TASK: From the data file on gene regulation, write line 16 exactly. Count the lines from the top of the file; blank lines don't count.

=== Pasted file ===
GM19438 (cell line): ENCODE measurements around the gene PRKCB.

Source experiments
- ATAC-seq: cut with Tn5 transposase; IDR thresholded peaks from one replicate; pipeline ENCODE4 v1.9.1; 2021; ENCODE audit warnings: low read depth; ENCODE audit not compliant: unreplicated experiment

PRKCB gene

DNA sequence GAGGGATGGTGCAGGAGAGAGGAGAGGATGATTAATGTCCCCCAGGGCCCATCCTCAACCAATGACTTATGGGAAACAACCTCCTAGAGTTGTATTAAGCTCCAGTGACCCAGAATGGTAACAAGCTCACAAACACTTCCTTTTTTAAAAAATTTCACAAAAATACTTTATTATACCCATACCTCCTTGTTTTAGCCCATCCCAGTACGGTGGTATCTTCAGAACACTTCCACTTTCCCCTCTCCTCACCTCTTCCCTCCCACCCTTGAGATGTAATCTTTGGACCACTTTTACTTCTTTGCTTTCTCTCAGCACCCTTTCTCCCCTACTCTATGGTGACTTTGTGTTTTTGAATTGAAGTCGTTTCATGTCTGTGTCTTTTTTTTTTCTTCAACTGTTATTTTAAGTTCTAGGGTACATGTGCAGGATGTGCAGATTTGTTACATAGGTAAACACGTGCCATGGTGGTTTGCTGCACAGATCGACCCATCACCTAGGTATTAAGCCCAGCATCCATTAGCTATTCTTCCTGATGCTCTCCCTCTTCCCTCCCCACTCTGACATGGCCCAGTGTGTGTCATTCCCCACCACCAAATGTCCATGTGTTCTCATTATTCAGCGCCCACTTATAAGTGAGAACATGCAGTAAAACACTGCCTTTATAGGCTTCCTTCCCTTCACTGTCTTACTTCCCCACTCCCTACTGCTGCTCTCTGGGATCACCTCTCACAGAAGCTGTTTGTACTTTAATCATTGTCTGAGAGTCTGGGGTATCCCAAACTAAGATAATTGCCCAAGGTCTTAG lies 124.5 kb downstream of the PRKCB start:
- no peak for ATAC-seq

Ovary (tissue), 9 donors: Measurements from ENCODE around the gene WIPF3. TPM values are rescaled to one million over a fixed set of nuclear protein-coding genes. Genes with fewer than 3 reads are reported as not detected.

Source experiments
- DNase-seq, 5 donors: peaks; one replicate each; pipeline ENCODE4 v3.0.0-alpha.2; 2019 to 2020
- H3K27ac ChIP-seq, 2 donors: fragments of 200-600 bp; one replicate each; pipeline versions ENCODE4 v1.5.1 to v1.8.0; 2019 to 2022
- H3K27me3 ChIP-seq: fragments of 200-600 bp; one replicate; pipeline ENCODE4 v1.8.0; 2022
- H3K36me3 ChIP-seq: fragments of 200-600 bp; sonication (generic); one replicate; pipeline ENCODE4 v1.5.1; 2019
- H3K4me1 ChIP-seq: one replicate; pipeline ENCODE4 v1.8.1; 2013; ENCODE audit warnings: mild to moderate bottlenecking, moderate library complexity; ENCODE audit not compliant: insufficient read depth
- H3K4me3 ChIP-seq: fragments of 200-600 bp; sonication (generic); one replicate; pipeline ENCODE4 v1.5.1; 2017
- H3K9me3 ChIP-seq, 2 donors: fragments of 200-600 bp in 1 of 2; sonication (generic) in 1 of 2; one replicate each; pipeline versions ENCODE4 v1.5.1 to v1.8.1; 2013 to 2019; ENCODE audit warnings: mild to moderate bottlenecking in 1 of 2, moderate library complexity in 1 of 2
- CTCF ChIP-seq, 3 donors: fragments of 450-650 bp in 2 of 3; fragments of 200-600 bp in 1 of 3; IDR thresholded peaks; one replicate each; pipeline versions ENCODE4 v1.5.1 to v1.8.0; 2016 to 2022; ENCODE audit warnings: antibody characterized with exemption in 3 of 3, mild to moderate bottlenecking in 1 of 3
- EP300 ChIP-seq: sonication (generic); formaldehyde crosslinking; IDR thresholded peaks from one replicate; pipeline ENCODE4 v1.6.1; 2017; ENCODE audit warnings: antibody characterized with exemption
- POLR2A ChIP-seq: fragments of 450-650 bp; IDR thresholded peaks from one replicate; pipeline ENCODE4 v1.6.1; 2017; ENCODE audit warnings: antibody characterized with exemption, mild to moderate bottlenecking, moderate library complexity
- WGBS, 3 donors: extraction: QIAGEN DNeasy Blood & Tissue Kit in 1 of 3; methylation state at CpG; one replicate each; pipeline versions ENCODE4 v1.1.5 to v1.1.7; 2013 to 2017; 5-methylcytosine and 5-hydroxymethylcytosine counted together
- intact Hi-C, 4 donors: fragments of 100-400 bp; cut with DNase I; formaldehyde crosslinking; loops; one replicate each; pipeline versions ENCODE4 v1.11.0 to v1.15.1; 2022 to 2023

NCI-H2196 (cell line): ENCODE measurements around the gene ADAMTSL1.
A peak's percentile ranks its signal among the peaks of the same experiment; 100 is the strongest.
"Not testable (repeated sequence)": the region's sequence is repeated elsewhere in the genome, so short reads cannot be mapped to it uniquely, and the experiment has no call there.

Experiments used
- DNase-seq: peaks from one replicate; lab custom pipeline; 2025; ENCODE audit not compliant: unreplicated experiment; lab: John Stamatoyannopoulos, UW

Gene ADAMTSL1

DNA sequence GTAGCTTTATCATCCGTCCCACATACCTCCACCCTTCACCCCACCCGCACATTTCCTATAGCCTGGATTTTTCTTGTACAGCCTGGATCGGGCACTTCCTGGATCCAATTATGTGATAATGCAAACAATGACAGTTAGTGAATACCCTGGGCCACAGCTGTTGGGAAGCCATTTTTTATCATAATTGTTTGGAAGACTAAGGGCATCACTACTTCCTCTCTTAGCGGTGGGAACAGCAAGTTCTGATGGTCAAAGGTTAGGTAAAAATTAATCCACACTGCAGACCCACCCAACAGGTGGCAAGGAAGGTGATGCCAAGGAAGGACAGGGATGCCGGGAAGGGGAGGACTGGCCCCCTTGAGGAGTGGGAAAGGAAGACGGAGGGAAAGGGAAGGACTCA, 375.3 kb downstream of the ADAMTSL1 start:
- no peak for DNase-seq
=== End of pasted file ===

- CTCF ChIP-seq, 3 donors: fragments of 450-650 bp in 2 of 3; fragments of 200-600 bp in 1 of 3; IDR thresholded peaks; one replicate each; pipeline versions ENCODE4 v1.5.1 to v1.8.0; 2016 to 2022; ENCODE audit warnings: antibody characterized with exemption in 3 of 3, mild to moderate bottlenecking in 1 of 3